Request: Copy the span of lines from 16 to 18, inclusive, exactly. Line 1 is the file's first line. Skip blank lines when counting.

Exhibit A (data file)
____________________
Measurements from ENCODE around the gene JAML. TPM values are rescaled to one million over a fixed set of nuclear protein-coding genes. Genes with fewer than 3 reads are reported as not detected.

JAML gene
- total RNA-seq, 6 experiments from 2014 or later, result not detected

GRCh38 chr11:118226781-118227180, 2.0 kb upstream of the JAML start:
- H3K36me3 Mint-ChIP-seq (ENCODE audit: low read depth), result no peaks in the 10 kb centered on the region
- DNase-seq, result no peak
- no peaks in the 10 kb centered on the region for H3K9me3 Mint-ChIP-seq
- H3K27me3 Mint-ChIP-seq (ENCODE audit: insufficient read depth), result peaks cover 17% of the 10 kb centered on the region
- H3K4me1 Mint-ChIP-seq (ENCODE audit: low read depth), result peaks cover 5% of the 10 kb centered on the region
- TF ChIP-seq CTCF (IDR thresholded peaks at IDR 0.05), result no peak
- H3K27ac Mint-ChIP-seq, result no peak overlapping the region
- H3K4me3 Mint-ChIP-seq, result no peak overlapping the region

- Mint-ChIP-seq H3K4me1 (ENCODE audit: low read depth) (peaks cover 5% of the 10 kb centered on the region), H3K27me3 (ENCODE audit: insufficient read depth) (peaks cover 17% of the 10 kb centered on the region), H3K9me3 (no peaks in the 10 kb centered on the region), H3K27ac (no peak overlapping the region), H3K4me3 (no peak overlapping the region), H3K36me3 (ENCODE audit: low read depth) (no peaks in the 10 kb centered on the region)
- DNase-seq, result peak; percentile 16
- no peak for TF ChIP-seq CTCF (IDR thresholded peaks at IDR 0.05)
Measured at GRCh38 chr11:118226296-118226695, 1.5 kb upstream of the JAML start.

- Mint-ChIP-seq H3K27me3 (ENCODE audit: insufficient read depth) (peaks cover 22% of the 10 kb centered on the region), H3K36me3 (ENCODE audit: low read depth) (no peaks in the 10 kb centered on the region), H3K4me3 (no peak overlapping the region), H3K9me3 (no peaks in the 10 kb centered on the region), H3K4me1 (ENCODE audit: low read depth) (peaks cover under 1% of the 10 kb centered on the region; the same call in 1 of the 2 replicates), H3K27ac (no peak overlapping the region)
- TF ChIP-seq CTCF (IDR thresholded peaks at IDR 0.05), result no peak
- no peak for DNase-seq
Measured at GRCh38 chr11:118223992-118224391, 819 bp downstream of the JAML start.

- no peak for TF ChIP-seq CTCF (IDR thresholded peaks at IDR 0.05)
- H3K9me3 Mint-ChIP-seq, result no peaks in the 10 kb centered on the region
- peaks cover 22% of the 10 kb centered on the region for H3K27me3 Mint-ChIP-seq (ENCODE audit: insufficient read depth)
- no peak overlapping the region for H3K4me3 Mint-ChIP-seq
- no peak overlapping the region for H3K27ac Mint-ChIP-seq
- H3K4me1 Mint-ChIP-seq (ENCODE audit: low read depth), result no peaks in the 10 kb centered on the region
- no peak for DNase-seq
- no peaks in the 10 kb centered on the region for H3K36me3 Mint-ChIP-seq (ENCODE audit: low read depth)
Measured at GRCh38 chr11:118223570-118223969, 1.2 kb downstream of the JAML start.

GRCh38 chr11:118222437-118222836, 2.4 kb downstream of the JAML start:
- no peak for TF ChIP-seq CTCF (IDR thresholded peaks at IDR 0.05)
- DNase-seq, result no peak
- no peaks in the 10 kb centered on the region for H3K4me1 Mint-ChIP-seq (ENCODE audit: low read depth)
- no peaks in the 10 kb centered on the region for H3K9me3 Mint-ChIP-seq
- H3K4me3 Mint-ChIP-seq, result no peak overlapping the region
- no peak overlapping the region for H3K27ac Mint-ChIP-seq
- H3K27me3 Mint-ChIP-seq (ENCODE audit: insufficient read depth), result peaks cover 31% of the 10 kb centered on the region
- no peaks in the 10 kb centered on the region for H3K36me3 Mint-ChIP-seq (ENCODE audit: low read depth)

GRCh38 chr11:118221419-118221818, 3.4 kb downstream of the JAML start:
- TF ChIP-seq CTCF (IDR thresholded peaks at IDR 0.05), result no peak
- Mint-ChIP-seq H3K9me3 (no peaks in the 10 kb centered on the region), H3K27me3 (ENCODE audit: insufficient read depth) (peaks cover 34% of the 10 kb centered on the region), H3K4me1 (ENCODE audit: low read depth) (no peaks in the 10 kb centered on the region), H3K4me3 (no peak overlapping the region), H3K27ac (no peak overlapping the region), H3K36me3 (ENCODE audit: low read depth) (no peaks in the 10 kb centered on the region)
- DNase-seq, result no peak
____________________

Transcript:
Measured at GRCh38 chr11:118226296-118226695, 1.5 kb upstream of the JAML start.

- Mint-ChIP-seq H3K27me3 (ENCODE audit: insufficient read depth) (peaks cover 22% of the 10 kb centered on the region), H3K36me3 (ENCODE audit: low read depth) (no peaks in the 10 kb centered on the region), H3K4me3 (no peak overlapping the region), H3K9me3 (no peaks in the 10 kb centered on the region), H3K4me1 (ENCODE audit: low read depth) (peaks cover under 1% of the 10 kb centered on the region; the same call in 1 of the 2 replicates), H3K27ac (no peak overlapping the region)
- TF ChIP-seq CTCF (IDR thresholded peaks at IDR 0.05), result no peak